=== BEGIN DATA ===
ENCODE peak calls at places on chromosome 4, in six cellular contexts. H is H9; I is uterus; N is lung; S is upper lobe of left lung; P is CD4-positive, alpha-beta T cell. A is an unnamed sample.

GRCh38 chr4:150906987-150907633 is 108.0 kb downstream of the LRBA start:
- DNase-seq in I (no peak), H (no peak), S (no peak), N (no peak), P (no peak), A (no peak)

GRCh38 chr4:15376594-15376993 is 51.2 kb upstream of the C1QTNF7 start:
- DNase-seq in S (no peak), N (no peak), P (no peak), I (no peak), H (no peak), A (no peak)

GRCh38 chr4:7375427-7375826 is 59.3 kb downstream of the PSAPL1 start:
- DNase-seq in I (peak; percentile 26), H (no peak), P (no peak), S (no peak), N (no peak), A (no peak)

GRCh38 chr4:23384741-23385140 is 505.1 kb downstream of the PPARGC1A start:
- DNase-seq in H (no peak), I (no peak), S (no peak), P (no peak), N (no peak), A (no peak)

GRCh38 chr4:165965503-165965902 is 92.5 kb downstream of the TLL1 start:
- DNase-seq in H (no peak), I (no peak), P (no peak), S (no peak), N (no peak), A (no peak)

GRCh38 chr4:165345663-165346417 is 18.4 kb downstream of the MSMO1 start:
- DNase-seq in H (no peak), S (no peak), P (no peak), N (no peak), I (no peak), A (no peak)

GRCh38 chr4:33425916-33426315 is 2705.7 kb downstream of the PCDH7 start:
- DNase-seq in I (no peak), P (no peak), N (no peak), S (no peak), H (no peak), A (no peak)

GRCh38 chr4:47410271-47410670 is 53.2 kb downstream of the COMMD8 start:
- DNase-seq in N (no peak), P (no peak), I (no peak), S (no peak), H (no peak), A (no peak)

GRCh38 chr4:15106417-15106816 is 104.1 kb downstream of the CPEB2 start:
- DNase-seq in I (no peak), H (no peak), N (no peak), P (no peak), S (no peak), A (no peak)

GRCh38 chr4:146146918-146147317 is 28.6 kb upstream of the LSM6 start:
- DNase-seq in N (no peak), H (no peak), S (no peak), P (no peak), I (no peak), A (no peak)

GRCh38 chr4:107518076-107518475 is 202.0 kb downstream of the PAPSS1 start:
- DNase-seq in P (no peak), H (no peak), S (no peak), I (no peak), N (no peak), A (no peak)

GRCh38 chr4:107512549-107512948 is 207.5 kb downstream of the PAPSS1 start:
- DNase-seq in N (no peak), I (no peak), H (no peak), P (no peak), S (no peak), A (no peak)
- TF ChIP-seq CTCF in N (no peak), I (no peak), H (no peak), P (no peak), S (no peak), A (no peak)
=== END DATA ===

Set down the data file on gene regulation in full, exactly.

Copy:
ENCODE peak calls at places on chromosome 4, in six cellular contexts. H is H9; I is uterus; N is lung; S is upper lobe of left lung; P is CD4-positive, alpha-beta T cell. A is an unnamed sample.

GRCh38 chr4:150906987-150907633 is 108.0 kb downstream of the LRBA start:
- DNase-seq in I (no peak), H (no peak), S (no peak), N (no peak), P (no peak), A (no peak)

GRCh38 chr4:15376594-15376993 is 51.2 kb upstream of the C1QTNF7 start:
- DNase-seq in S (no peak), N (no peak), P (no peak), I (no peak), H (no peak), A (no peak)

GRCh38 chr4:7375427-7375826 is 59.3 kb downstream of the PSAPL1 start:
- DNase-seq in I (peak; percentile 26), H (no peak), P (no peak), S (no peak), N (no peak), A (no peak)

GRCh38 chr4:23384741-23385140 is 505.1 kb downstream of the PPARGC1A start:
- DNase-seq in H (no peak), I (no peak), S (no peak), P (no peak), N (no peak), A (no peak)

GRCh38 chr4:165965503-165965902 is 92.5 kb downstream of the TLL1 start:
- DNase-seq in H (no peak), I (no peak), P (no peak), S (no peak), N (no peak), A (no peak)

GRCh38 chr4:165345663-165346417 is 18.4 kb downstream of the MSMO1 start:
- DNase-seq in H (no peak), S (no peak), P (no peak), N (no peak), I (no peak), A (no peak)

GRCh38 chr4:33425916-33426315 is 2705.7 kb downstream of the PCDH7 start:
- DNase-seq in I (no peak), P (no peak), N (no peak), S (no peak), H (no peak), A (no peak)

GRCh38 chr4:47410271-47410670 is 53.2 kb downstream of the COMMD8 start:
- DNase-seq in N (no peak), P (no peak), I (no peak), S (no peak), H (no peak), A (no peak)

GRCh38 chr4:15106417-15106816 is 104.1 kb downstream of the CPEB2 start:
- DNase-seq in I (no peak), H (no peak), N (no peak), P (no peak), S (no peak), A (no peak)

GRCh38 chr4:146146918-146147317 is 28.6 kb upstream of the LSM6 start:
- DNase-seq in N (no peak), H (no peak), S (no peak), P (no peak), I (no peak), A (no peak)

GRCh38 chr4:107518076-107518475 is 202.0 kb downstream of the PAPSS1 start:
- DNase-seq in P (no peak), H (no peak), S (no peak), I (no peak), N (no peak), A (no peak)

GRCh38 chr4:107512549-107512948 is 207.5 kb downstream of the PAPSS1 start:
- DNase-seq in N (no peak), I (no peak), H (no peak), P (no peak), S (no peak), A (no peak)
- TF ChIP-seq CTCF in N (no peak), I (no peak), H (no peak), P (no peak), S (no peak), A (no peak)